Implications for UK-related insurance disputes in the event of a no deal Brexit
Produced in partnership with Carol-Ann Burton, Damian Honey and Francis Walters of HFW LLP
Implications for UK-related insurance disputes in the event of a no deal Brexit

The following Insurance & Reinsurance guidance note Produced in partnership with Carol-Ann Burton, Damian Honey and Francis Walters of HFW LLP provides comprehensive and up to date legal information covering:

  • Implications for UK-related insurance disputes in the event of a no deal Brexit
  • Application of Brussels I (recast) to insurance disputes
  • Implications of no deal Brexit for insurance disputes

A central part of the EU regime on jurisdiction is Regulation (EU) 1215/2012 of the European Parliament and of the Council of 12 December 2012 (Brussels I (recast)) which applies in all EU Member States.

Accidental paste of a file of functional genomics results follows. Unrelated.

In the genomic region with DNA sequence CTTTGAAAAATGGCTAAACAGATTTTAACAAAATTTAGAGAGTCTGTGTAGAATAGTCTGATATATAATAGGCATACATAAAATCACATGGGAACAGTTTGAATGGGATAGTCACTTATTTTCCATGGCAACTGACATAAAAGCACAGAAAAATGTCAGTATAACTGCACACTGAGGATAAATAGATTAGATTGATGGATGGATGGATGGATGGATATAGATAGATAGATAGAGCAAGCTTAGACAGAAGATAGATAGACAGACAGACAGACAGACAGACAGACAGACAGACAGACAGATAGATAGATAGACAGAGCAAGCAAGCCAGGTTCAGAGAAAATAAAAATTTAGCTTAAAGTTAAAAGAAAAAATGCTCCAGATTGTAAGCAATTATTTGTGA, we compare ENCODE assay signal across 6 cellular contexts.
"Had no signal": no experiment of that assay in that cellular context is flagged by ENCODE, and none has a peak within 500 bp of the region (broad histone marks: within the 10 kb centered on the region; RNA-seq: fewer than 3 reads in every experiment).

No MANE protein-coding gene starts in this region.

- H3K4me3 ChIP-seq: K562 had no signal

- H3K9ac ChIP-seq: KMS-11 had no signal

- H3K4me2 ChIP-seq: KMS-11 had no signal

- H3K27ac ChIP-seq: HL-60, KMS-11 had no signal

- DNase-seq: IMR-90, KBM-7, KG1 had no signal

The basic principle of Regulation (EU) 1215/2012, Brussels I (recast) is that defendants are to be sued in their domicile. There are exceptions to this principle for ‘matters relating to insurance’, which are designed to protect the position of the insured in a dispute.

If the UK leaves the EU without a deal, unlike much of EU law, Regulation (EU) 1215/2012, Brussels I (recast) will not be retained in UK law by the European Union (Withdrawal) Act 2018 (EU(W)A 2018), but will instead be revoked by the Civil Jurisdiction and Judgments (Amendment) (EU Exit) Regulations 2019, SI 2019/479 and the protections afforded to insureds will therefore fall away.

Application of Brussels I (recast) to insurance disputes

Brussels I (recast) contains a series of provisions specific to ‘matters relating to insurance’ such that actions brought by an insurer against its insured should be brought where the insured is domiciled, and that an insured who wants to bring an action against its insurer has a degree of freedom over where it can bring the action.

The provisions are intended to protect the weaker party, usually the insured. Their scope does